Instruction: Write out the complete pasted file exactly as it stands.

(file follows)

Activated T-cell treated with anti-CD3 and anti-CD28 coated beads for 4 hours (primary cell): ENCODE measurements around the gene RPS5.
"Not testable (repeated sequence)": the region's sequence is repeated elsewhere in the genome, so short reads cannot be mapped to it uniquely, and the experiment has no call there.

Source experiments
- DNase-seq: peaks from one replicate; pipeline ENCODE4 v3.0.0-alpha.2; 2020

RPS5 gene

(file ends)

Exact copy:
Activated T-cell treated with anti-CD3 and anti-CD28 coated beads for 4 hours (primary cell): ENCODE measurements around the gene RPS5.
"Not testable (repeated sequence)": the region's sequence is repeated elsewhere in the genome, so short reads cannot be mapped to it uniquely, and the experiment has no call there.

Source experiments
- DNase-seq: peaks from one replicate; pipeline ENCODE4 v3.0.0-alpha.2; 2020

RPS5 gene